Genetic engineering in medicine is apparently no longer an issue, but the majority of Europe's farmers and especially the consumers of the European Union reject the cultivation of GMO plants and the products derived from them, food in particular. In fact, following a survey by the European Food Safety Authority, 62 percent of European consumers opposed the use of genetic engineering. According to this "Eurobarometer," 69 percent of Austrians were critical of genetically modified food products.


Grapes and Potatoes, (c) Federal Ministry of Agriculture, Forestry, Environment and Water Management
(c) Federal Ministry of Agriculture, Forestry, Environment and Water Management


Agricultural policy in Austria has no place for genetic engineering

Due to Austria's topographic and climatic conditions, chances for diversification are limited. In fact, since two-thirds of the countryside is covered by mountains, Austria has chosen to orient its agriculture toward quality rather than quantity. Many years prior to Austria's accession to the European Union, Josef Riegler, the vice-chancellor and minister of agriculture in the late 80s, initiated the "eco-social market economy," which promoted environmentally friendly practices in agriculture. Austria had been successful defending this agricultural policy orientation throughout the treaty negotiations with the European Union in the early 90s. Some say that Austria has strongly influenced the orientation of the Common Agricultural Policy (CAP) throughout the last decade.


Not only could Austria maintain its extensive type of agriculture within the EU, but today Austria is considered a front-runner in terms of environmentally friendly agricultural production within the European Union. In fact, Austria is not only considered a pioneer in organic farming (Austria's first organic farming dates back to 1918), but today has the highest proportion of organic farms and areas under organic production of all the EU Member States. With 20,200 organic farms, 14 percent of Austrian farms cultivate 16 percent of Austria's agricultural area in accordance with organic farming criteria. This high percentage correlates with the growing demand in Austria as well as in international markets.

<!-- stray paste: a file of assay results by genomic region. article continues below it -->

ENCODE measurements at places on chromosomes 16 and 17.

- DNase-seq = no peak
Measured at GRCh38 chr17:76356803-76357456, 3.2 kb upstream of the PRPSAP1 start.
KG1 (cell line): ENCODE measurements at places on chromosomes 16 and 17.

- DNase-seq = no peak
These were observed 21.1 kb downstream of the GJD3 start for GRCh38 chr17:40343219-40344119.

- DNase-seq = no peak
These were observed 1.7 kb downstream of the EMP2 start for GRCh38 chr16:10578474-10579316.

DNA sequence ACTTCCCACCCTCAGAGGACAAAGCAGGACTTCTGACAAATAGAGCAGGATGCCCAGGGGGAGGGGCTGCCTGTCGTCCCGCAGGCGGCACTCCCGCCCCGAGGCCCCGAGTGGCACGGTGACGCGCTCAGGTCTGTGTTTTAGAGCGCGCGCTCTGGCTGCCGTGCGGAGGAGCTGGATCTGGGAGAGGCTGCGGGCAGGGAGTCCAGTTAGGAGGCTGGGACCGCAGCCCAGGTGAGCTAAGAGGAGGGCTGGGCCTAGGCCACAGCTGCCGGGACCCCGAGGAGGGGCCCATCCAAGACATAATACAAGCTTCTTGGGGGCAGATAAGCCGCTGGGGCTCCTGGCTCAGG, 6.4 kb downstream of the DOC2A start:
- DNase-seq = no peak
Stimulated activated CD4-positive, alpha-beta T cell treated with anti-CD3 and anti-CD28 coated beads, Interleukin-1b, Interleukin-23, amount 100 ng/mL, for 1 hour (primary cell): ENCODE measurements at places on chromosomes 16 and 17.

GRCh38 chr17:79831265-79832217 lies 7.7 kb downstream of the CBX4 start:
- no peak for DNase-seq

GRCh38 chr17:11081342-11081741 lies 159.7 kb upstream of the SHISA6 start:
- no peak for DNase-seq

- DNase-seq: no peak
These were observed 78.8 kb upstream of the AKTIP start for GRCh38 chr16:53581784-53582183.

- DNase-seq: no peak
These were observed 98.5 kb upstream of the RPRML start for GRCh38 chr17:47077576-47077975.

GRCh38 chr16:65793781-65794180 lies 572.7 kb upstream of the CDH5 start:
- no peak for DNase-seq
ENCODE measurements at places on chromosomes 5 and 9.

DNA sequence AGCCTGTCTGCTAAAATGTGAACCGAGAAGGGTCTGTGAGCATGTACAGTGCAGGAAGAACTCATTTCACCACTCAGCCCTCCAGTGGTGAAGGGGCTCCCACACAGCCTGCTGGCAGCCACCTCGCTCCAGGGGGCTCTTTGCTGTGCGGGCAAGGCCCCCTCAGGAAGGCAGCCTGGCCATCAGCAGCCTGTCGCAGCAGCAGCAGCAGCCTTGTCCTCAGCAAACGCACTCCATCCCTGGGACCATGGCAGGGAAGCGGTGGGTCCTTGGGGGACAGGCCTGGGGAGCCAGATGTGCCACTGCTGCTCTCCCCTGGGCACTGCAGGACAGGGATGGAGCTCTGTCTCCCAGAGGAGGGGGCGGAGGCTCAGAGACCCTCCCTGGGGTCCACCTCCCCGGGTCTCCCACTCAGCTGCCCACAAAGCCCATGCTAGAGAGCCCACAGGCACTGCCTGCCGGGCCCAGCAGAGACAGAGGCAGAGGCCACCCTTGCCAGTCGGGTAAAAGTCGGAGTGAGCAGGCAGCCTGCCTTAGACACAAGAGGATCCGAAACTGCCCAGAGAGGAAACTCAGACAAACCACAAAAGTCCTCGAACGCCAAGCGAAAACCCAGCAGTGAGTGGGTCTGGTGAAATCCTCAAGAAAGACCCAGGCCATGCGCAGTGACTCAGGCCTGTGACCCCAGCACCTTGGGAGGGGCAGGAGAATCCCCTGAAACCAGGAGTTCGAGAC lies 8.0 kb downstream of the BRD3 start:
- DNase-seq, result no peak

Austria has the highest participation under the "agri-environmental" program according to the rural development regulation of the European Union. Approximately 94 percent of Austrian subsidized farms, managing more than 90 percent of Austria's agricultural area, are affiliated with the Austrian agri-environmental program. Organic farming is just one measure under this environmental program. Farmers can receive subsidies by foregoing yield-intensifying techniques like fertilizers, chemical-synthetic plant protection products like fungicides, pesticides, and insecticides, or growth-promoting substances.


Sustainable produced, high quality food is an indispensable prerequisite for strengthening and safeguarding the market position of Austrian agriculture and is treasured by the Austrian consumers. It would be a contradiction to introduce genetic engineering in Austrian agriculture, when the agricultural policy has done everything to preserve nature and produce food without the use of non-organic chemicals in fertilizers or plant protection products.


This orientation toward environmentally friendly agricultural production has not only safeguarded the Austrian market position but has increasingly helped to position Austrian food in international markets. Since the beginning of this century Austrian agricultural exports have increased by an average of 10 percent per year. Austria might also benefit from the growing demand for organic food in the US.


Spikes and Chickens (c) Federal Ministry of Agriculture, Forestry, Environment and Water Management
(c) Federal Ministry of Agriculture, Forestry, Environment and Water Management


For further information on this topic, please visit the Web Site of the Austrian Federal Ministry of Agriculture, Forestry, Environment and Water Management



Hans Kordik is the Austrian counselor for Agriculture and Environment at the Austrian Embassy in Washington, DC.